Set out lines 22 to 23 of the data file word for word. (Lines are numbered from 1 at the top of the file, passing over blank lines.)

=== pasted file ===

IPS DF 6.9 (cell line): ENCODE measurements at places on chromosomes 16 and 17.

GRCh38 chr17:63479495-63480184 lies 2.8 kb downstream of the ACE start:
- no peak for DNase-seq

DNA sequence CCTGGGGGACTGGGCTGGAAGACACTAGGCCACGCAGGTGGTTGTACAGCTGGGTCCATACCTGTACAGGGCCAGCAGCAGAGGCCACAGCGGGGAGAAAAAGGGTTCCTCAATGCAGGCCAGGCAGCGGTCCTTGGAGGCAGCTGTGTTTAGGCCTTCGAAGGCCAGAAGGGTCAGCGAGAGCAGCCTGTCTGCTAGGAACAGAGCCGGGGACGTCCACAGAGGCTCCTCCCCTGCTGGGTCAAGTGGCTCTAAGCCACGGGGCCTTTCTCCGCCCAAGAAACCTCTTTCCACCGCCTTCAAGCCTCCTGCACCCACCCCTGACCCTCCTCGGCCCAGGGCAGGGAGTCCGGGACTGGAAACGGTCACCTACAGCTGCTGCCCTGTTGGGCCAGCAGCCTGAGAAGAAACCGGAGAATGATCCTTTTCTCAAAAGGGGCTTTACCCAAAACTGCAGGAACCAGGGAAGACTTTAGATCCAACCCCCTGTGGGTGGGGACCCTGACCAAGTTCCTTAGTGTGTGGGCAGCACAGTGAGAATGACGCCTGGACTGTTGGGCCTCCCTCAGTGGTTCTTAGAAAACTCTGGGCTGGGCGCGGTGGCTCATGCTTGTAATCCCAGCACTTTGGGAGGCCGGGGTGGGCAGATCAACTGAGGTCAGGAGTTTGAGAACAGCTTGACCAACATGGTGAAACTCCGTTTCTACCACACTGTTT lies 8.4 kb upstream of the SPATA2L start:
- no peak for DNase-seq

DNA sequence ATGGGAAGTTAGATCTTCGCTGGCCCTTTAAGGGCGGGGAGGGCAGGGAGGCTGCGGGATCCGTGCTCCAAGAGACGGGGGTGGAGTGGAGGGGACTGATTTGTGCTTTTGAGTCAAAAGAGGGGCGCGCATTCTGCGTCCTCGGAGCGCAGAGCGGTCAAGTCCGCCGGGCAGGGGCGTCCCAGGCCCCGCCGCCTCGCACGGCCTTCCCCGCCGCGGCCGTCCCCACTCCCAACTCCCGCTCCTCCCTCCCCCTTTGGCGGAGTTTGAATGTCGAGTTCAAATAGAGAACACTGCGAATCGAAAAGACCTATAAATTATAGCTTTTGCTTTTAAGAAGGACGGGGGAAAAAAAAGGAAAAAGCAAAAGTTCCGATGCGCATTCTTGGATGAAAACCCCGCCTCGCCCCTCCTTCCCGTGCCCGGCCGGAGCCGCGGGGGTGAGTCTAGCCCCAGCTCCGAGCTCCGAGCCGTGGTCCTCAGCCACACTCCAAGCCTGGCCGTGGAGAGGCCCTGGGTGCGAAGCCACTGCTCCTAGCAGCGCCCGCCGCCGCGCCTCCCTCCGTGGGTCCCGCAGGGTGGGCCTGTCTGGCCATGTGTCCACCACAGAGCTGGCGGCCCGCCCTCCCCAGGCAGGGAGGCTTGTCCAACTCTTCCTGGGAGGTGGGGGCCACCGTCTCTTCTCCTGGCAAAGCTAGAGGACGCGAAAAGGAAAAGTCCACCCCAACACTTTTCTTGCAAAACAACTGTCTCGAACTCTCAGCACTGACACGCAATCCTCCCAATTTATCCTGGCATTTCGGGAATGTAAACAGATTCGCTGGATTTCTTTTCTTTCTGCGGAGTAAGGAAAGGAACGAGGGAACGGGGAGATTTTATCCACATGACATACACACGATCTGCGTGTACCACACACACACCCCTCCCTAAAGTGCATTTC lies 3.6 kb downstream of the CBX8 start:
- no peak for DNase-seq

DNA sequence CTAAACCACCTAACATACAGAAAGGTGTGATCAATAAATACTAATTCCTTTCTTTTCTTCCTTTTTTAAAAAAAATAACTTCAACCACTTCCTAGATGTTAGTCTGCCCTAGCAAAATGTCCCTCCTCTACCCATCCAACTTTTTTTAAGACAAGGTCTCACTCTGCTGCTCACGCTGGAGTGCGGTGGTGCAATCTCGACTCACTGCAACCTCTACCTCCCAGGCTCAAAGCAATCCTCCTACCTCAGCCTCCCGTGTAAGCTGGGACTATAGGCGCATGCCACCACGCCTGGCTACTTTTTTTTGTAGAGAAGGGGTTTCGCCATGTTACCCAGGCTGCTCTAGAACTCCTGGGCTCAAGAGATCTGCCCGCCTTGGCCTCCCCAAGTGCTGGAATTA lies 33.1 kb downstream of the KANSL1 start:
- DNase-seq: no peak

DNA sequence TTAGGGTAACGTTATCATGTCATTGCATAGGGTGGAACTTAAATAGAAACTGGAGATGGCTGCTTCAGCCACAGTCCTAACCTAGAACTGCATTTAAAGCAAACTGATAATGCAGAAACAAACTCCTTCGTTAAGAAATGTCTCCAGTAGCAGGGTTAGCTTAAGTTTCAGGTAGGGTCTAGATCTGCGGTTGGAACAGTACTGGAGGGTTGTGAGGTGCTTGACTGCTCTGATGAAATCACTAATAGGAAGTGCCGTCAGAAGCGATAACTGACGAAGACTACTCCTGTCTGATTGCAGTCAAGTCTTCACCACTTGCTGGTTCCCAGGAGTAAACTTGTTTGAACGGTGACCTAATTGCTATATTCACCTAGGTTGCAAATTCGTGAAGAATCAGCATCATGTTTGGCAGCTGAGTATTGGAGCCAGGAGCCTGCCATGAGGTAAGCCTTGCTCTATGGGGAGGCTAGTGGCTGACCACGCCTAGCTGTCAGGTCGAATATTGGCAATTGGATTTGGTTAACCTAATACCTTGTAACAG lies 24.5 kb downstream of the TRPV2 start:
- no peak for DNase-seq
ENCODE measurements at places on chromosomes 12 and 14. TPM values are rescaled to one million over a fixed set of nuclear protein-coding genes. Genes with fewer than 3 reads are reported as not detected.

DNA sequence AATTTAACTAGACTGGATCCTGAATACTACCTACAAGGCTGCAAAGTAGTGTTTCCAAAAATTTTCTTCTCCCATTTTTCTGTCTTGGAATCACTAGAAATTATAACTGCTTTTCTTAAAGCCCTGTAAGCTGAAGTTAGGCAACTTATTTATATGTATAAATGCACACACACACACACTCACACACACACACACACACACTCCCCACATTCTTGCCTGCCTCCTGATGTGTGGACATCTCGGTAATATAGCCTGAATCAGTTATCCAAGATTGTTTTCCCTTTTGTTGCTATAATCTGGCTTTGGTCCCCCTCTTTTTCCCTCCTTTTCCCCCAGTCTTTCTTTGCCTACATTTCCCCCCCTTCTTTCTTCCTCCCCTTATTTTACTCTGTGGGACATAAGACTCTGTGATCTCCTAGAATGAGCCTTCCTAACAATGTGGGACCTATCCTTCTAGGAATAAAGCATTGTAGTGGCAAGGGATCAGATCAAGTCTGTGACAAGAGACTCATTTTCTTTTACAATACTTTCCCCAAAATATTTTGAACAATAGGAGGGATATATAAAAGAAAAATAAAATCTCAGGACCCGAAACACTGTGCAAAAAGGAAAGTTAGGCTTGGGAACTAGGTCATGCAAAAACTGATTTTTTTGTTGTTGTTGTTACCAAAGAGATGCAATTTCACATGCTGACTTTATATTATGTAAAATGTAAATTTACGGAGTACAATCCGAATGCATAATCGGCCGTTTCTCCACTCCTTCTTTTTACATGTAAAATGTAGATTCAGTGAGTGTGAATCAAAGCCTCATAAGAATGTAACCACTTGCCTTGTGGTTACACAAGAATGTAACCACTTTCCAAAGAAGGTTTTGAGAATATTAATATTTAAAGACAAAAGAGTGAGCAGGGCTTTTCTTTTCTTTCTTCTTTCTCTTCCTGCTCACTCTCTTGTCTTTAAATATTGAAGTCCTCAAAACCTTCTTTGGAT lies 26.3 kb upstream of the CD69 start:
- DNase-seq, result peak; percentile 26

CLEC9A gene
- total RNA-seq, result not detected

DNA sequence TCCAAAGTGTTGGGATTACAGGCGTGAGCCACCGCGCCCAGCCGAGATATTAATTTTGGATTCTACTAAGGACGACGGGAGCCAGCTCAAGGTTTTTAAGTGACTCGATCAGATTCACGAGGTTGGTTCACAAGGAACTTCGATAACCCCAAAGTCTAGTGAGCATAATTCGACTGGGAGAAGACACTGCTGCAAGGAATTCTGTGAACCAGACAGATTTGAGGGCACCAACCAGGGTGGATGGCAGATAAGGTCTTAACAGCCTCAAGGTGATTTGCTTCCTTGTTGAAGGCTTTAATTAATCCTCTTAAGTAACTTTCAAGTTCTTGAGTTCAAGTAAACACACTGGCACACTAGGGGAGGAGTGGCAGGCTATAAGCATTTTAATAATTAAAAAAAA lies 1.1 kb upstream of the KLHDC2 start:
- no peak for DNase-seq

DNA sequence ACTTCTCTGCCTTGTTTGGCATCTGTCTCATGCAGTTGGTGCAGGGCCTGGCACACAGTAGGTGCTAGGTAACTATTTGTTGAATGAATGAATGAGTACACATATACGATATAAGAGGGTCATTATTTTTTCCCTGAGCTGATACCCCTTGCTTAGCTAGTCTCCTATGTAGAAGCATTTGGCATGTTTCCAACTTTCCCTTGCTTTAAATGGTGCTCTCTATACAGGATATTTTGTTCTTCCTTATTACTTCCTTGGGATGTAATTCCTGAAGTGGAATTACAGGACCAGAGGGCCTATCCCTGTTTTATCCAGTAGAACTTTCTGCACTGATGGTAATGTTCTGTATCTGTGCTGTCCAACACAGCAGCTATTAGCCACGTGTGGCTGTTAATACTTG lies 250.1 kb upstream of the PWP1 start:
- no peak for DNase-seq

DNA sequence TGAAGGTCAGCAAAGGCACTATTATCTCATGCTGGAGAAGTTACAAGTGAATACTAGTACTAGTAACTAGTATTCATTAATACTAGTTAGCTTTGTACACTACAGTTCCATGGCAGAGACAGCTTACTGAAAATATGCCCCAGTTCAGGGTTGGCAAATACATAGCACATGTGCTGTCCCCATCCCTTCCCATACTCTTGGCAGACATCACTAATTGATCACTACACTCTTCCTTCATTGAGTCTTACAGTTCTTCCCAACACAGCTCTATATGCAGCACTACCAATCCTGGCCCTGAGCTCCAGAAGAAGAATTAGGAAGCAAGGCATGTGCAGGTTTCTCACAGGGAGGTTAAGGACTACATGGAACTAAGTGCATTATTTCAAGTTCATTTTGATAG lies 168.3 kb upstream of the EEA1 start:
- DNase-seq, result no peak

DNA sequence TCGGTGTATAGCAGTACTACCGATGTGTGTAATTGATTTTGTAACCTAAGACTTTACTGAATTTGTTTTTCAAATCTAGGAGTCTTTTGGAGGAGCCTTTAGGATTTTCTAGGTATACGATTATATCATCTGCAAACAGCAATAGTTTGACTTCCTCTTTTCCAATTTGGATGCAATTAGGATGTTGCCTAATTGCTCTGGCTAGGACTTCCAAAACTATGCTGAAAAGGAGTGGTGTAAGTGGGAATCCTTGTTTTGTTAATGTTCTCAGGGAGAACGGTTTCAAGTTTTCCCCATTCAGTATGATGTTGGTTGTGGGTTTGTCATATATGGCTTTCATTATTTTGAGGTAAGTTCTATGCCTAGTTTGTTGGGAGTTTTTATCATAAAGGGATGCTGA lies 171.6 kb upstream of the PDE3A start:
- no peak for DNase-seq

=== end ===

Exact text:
- DNase-seq, result no peak

DNA sequence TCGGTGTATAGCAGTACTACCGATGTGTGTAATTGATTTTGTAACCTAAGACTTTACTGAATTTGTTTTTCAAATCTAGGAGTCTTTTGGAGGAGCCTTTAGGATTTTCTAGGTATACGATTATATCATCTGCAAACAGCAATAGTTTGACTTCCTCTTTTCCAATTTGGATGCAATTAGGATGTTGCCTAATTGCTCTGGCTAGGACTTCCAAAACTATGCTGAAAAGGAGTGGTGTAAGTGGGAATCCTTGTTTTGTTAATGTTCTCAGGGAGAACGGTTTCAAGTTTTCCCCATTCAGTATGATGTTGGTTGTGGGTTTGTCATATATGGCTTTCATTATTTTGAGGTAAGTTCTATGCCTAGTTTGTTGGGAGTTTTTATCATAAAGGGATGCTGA lies 171.6 kb upstream of the PDE3A start: